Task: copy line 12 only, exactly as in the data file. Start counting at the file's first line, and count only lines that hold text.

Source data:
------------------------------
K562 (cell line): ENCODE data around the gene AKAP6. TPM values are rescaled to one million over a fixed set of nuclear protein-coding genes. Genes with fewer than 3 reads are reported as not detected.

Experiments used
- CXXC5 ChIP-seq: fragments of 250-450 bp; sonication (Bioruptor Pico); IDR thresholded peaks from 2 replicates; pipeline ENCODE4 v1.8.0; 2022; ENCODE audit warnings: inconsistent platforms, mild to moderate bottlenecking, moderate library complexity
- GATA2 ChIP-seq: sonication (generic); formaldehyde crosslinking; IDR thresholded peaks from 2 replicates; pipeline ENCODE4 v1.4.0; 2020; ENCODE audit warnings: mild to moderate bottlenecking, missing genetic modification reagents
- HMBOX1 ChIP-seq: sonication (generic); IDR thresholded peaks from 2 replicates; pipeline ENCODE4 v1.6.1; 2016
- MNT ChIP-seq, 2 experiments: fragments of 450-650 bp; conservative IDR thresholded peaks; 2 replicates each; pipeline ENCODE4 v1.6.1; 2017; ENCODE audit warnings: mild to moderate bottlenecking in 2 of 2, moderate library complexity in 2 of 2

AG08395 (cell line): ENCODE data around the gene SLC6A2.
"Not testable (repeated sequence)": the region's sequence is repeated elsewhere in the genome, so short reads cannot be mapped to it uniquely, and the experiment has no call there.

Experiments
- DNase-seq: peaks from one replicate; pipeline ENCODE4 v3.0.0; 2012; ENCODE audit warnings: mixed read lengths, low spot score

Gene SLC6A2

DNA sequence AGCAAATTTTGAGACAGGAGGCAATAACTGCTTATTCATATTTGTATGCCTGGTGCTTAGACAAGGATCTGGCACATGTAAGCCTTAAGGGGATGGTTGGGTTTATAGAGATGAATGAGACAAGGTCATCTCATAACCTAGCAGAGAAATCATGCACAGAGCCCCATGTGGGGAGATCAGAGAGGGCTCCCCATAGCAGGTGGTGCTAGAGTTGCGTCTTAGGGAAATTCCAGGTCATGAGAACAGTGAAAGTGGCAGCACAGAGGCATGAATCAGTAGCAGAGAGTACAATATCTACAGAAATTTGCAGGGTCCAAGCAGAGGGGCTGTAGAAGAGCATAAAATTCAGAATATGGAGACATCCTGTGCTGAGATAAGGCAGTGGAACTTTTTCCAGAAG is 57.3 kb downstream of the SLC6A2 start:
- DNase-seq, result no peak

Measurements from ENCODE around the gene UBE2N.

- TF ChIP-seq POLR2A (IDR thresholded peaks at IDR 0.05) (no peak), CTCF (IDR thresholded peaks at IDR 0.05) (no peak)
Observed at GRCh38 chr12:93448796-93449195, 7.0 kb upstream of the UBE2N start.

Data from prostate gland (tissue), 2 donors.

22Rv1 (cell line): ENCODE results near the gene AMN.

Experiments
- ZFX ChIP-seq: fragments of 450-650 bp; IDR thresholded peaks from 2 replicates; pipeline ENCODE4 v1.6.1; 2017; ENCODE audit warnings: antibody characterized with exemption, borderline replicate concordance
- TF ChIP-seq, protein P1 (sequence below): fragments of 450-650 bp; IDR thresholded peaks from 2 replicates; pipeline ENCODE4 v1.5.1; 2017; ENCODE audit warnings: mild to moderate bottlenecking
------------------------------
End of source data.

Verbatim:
DNA sequence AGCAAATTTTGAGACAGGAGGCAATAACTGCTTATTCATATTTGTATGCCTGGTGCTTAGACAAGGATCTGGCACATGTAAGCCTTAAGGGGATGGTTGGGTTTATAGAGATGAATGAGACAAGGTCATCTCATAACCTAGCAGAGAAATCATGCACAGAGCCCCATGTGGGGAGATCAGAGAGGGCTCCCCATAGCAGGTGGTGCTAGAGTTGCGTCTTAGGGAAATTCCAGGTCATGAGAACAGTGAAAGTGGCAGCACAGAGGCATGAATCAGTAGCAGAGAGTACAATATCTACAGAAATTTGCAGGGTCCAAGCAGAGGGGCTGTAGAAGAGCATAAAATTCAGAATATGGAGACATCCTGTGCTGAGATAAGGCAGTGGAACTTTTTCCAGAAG is 57.3 kb downstream of the SLC6A2 start: